Aletta Collins (choreographer) and Thomas Schall (fight director) have crafted a beautiful, pulsating, and textured physical life for the production; every movement adds to the narrative drive and there is not a wasted motion throughout. Director Richard Jones deserves a standing ovation in his own right. The production was flawless from the character work with the actors to the design elements to the production logistics; that it all looked so easy meant that he must have spent numerous hours of hard labor to make it all happen. His use of the Park Avenue Armory space itself was innovative, fully utilizing every nook and cranny and creating a sense of depth rarely seen outside of cinema; the upstage wall resembled, for all the world, the Odeon of Herod Atticus.

From start to finish, it was a dazzling achievement.

Geoff Sobelle = Charlie Chaplin + Spalding Gray

I run hot and cold on performance art, but I found The Object Lesson — Geoff Sobelle’s art installation piece currently playing at New York Theatre Workshop — to be delightful, mostly. The   end result is more a meditation on the place of things in our lives rather than a piece with a clear linear narrative arc.

Which is fine. Different can be good. The audience walks into NYTW’s space — which has had a distinctive look each of the last five times I have visited — and is confronted by what could be best described as Miss Havisham’s attic on steroids. With no clear center as to what the playing area might be, the audience is left to wander and roam a seemingly endless array of boxes, some of which prompt conversation with one’s fellow patrons. Chairs and couches are mixed in with yoga matts and stools. What is perhaps refreshing about Sobelle’s approach is that he does value some objects; this is not an all out attack on material culture. Some items become tokens of memory, of something significant from the past, of something shared.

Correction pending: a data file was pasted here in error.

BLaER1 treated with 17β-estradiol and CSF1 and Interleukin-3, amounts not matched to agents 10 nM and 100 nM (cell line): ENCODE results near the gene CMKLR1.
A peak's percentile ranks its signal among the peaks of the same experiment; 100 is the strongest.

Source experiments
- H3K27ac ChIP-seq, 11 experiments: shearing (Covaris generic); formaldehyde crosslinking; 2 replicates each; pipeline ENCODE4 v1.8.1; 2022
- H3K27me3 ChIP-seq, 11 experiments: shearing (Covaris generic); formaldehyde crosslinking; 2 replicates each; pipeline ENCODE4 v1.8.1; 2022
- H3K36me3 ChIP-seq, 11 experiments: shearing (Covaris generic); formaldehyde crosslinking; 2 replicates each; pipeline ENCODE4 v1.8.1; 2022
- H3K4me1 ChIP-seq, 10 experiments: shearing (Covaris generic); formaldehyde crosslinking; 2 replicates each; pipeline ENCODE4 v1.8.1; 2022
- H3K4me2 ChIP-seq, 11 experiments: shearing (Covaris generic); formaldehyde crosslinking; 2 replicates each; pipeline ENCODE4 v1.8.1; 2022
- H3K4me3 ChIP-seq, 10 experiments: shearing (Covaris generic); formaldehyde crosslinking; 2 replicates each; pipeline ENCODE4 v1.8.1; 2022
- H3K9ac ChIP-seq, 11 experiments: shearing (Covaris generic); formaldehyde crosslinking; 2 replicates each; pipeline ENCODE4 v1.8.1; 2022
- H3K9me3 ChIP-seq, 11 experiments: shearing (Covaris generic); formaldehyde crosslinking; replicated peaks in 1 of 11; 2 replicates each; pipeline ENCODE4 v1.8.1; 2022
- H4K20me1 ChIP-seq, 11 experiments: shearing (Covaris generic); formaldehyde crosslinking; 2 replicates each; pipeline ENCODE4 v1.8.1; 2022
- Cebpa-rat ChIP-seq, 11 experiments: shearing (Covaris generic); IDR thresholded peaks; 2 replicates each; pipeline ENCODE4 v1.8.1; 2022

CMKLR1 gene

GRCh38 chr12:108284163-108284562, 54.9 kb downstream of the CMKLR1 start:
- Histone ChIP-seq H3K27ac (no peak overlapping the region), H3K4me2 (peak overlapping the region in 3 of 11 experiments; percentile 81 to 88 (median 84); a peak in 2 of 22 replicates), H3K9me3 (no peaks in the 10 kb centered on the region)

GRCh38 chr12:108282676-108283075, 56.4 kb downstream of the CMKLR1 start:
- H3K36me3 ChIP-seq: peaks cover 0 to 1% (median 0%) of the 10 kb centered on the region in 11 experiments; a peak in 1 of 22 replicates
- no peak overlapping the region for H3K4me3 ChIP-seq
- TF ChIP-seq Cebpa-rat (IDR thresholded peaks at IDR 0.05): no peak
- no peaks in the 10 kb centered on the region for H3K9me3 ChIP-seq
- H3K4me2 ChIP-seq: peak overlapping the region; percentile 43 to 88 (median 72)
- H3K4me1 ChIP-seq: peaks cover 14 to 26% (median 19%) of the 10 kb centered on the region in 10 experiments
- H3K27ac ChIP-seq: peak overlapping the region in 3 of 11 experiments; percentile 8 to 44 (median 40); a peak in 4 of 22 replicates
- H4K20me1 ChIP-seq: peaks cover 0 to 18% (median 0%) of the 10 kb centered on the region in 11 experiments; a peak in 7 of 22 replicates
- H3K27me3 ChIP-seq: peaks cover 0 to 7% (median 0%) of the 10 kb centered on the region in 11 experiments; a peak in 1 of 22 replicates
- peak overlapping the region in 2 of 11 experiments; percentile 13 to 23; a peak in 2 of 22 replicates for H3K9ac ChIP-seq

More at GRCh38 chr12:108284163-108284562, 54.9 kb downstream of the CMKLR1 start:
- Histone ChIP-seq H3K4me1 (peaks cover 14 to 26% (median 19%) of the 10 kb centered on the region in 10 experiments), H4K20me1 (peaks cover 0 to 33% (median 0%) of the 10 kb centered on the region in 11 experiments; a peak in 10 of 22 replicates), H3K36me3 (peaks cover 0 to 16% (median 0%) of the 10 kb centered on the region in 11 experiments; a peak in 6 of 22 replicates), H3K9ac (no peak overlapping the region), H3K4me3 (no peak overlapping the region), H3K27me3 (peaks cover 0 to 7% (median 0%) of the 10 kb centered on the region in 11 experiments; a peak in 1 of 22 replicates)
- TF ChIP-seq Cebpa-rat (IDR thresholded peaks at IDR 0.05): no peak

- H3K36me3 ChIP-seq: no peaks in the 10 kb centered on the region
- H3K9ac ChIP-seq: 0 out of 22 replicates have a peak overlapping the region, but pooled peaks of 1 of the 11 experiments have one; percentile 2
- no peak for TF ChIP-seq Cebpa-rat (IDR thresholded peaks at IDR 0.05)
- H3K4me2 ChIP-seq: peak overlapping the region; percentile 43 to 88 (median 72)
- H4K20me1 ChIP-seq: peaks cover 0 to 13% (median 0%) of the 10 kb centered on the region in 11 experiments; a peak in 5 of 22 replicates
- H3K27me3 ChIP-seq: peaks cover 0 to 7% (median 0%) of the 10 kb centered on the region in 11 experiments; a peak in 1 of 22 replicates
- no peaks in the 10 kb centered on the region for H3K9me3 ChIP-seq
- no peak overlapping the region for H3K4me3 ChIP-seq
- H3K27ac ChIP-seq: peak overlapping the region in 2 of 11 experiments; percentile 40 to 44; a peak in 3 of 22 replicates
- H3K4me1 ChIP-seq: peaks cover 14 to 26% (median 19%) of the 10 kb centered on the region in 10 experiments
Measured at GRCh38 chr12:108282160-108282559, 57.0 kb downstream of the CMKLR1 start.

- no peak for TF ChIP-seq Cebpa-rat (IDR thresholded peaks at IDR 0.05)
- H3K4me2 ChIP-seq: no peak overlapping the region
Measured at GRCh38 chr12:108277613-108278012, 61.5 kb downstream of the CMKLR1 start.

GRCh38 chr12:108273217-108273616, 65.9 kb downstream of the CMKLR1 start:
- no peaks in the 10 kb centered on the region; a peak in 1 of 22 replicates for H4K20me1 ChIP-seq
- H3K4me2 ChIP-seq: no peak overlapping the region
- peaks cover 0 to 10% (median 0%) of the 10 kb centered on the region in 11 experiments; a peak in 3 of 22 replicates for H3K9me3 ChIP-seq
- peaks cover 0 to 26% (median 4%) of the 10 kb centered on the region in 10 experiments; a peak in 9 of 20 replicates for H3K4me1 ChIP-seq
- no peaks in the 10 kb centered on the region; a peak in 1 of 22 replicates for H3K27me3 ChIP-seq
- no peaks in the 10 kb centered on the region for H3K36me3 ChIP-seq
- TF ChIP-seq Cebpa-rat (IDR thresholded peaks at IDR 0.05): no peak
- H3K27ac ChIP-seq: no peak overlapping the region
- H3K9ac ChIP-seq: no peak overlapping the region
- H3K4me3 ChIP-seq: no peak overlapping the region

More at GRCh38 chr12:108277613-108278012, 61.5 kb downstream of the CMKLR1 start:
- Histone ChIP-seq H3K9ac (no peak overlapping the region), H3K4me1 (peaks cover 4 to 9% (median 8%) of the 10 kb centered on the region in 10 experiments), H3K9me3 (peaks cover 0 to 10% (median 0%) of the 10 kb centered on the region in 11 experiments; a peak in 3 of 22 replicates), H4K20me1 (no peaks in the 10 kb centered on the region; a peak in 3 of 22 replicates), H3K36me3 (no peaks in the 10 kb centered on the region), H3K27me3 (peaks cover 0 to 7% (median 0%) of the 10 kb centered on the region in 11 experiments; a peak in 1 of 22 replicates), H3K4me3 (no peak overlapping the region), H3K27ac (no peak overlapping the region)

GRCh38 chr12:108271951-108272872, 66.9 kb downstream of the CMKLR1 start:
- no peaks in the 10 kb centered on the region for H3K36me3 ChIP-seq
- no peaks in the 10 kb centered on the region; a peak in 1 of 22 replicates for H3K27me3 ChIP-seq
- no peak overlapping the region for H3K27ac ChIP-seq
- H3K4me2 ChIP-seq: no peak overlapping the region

Sobelle reminded me of two notable, if very different, past performers. On the one hand, when he broke into monologue, he reminded me very much of Spalding Gray. I cannot really say why this should be so. There was nothing Gray-esque necessarily about his focus, but nonetheless, the tone struck a chord that reminded me of that much-missed monologist. On the other hand, there was something clearly Chaplin-esque about the performance. Like his predecessor, Sobelle imbued the inanimate objects about him with life, personality, character. Like Chaplin, Sobelle was confounded and confused by anything representing a technological advance. And like Chaplin, his physicality was extraordinary. His training at École Jacques Lecoq in Paris was very much on display, and it served the performer and his construct well.

Highlights of the performance included two vignettes that make use of circular phone conversations, a monologue about a visit to the French countryside, and a a bit with ice skates and salad (which really has to be experienced rather than described). The ending, however, was something of a let down. The final vignette really did not provide a satisfying coda for all that had transpired up until that point. What was needed was perhaps not some sort of Aristotelian sense of narrative closure — because that is not what The Object Lesson is about — but rather some sort of emotional epiphany that would have made the end of the journey more pointed.

That point of criticism aside, The Object Lesson is very much a worthwhile evening of theatre. If anything, for those of who were there, it brings up fond memories of the kind of work that used to be a staple of the downtown theatre scene. Perhaps it’s time for a large-scale return to that kind of experimentation.